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  • A colonoscopy has two main purposes:

  • One purpose is to check on certain symptoms

  • or conditions that your doctor would be concerned about.

  • The second purpose is to screen

  • your colon for colorectal cancer.

  • A colonoscopy can be used to see problems

  • in the colon in patients who have

  • a variety of serious symptoms.

  • Some of these symptoms can include:

  • - chronic diarrhea or unexplained changes in your bowel habits;

  • - bleeding from your rectum or anus;

  • - unexpected weight loss;

  • - iron deficiency anemia;

  • - or other symptoms.

  • If you show signs of any of these symptoms

  • you should talk to your doctor.

  • Colorectal cancer is one of the leading causes of death in the US.

  • Colonoscopies have proven to significantly decrease

  • the incidence of colorectal cancer.

  • If the lining of your colon contains polyps

  • there is a chance that these small growths of tissue

  • can turn into cancer.

  • A colonoscopy makes it very easy for your doctor to find

  • and remove these polyps early on

  • before they have a chance to become cancer.

  • During your colonoscopy,

  • your doctor will be able to remove polyps easily

  • using specialized tools.

  • These tools operate by cutting off polyps

  • from the lining of the colon wall

  • and removing them safely.

  • Removal of polyps is painless

  • since there are no nerves in the lining of the colon.

  • After a polyp is removed from your colon

  • it is sent to a lab for analysis by a trained doctor,

  • called a pathologist.

  • The lab results are very important

  • as they will inform you about

  • whether the tissue sample is benign (i.e., not cancerous)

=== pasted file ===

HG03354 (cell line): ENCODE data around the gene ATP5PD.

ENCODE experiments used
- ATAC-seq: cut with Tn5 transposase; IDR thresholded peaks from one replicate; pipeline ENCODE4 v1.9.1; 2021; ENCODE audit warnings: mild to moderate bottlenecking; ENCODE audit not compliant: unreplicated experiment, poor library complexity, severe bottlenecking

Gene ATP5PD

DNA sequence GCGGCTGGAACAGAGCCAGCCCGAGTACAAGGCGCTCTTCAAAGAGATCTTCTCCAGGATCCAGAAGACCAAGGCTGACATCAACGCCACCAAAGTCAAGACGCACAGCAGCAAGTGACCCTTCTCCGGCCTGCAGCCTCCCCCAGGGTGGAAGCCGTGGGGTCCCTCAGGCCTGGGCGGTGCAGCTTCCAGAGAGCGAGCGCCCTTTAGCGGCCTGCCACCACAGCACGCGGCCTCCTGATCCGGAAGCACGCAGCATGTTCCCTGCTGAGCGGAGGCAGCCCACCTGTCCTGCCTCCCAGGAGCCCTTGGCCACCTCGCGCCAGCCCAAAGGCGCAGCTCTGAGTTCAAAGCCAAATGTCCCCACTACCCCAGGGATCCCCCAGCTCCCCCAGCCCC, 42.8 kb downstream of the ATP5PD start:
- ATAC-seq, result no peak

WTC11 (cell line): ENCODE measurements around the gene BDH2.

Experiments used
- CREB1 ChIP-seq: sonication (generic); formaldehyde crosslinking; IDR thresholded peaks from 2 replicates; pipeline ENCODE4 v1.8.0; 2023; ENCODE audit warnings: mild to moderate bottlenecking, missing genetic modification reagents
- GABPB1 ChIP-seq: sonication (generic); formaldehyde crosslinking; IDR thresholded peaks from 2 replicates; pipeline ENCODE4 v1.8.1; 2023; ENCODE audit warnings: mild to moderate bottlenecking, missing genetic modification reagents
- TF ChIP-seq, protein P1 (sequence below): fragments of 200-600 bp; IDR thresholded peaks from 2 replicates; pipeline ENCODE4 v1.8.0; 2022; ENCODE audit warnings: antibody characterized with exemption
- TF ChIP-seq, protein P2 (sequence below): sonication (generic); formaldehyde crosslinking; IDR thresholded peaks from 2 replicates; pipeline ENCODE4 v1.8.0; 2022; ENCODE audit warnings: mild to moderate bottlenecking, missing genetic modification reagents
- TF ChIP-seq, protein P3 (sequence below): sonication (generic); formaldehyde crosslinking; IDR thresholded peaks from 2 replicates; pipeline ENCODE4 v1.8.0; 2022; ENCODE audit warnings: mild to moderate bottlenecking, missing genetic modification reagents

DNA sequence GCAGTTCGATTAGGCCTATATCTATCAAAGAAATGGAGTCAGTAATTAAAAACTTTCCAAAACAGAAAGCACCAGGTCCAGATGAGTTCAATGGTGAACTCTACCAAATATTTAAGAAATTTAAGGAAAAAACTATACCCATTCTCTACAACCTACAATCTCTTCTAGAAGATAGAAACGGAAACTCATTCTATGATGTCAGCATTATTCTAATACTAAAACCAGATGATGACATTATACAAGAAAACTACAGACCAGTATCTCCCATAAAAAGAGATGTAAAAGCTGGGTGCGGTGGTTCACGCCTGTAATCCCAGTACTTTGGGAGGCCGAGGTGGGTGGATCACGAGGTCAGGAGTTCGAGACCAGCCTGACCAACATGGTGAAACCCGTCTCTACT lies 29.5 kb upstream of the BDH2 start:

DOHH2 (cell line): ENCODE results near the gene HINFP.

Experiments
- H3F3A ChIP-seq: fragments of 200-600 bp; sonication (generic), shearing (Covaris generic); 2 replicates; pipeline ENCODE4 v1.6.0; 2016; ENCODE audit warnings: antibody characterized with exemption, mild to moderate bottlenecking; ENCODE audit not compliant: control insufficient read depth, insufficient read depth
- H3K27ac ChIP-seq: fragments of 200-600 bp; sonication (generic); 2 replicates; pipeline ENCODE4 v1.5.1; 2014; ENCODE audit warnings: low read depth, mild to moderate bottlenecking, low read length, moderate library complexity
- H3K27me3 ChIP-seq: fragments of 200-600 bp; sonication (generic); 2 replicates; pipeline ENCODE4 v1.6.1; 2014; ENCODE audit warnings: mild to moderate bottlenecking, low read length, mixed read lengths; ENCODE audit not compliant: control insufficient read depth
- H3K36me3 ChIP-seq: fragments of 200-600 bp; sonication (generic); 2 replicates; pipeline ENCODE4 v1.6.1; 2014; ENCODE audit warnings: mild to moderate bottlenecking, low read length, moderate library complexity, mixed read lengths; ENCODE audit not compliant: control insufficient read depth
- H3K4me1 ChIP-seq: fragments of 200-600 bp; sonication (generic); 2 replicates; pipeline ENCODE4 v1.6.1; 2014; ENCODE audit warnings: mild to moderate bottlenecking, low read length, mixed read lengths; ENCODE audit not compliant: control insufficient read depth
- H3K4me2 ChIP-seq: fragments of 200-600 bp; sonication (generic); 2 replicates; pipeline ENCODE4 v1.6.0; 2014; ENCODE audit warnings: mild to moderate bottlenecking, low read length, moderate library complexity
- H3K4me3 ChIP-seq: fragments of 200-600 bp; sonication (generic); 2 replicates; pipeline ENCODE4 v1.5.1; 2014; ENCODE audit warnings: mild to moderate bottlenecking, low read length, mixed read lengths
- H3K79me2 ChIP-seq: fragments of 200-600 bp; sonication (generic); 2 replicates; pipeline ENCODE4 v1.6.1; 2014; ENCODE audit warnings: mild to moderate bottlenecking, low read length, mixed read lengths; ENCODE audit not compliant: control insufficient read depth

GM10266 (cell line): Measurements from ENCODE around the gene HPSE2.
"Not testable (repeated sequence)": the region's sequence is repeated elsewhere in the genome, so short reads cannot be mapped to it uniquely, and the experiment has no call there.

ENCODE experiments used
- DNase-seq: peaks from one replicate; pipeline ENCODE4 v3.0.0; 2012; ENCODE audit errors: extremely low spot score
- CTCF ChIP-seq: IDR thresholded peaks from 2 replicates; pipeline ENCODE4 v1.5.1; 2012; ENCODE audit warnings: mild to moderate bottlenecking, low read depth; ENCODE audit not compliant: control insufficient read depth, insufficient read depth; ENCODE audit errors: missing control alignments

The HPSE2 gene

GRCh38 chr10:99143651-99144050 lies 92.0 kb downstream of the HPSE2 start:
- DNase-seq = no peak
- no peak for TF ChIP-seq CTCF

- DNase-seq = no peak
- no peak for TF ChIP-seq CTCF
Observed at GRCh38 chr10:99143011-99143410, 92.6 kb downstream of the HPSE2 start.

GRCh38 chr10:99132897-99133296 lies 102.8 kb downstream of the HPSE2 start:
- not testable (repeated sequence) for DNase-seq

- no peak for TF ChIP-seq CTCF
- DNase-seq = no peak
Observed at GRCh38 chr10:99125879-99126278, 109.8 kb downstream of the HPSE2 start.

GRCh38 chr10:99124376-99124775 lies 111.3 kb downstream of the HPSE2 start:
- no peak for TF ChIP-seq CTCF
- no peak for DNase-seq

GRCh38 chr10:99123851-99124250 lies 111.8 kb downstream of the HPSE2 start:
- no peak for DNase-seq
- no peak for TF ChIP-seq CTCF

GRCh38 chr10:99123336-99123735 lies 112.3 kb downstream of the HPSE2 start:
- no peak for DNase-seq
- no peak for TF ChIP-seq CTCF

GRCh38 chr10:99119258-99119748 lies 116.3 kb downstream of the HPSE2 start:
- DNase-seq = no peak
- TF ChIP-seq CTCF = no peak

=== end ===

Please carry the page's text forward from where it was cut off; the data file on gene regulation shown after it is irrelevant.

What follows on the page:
• or pre-cancerous.

  • If the tissue sample is pre-cancerous

  • you will need to meet with your doctor again.

  • There are two main categories of patient risk:

  • "Average" risk and "Increased" risk.

  • It is very important for you to understand

  • which category of risk you belong to.

  • If you are a healthy male or female,

  • age 50 or older,

  • you are considered to be an average risk patient.

  • In this category, it is recommended

  • that you get a screening colonoscopy

  • when you turn 50

  • since 90% of colon cancers occur after this age.

  • If the results from your previous colonoscopy return normal,

  • your next one can be done in another 10 years.

  • As long as no abnormal results are found along the way,

  • the same schedule can be followed up

  • until you are 75 years old.

  • A screening colonoscopy is the most useful test

  • for the detection of colon cancer.

  • However, your doctor may suggest a different test for you

  • depending on your own medical circumstance.

  • These other tests can be divided into three groups:

  • "stool based",

  • "direct visualization",

  • and "radiological".

  • Stool based tests include the guaiac-based fecal occult blood test (gFOBT),

  • fecal immunochemical test (FIT),

  • and stool DNA test.

  • Other test options include a flexible sigmoidoscopy,

  • which is an example of a direct visualization test.

  • A computed tomographic colonoscopy

  • is an example of a radiological test.

  • It is important to know that you will be asked

  • to have a complete colonoscopy

  • if any of these other tests are positive for cancer.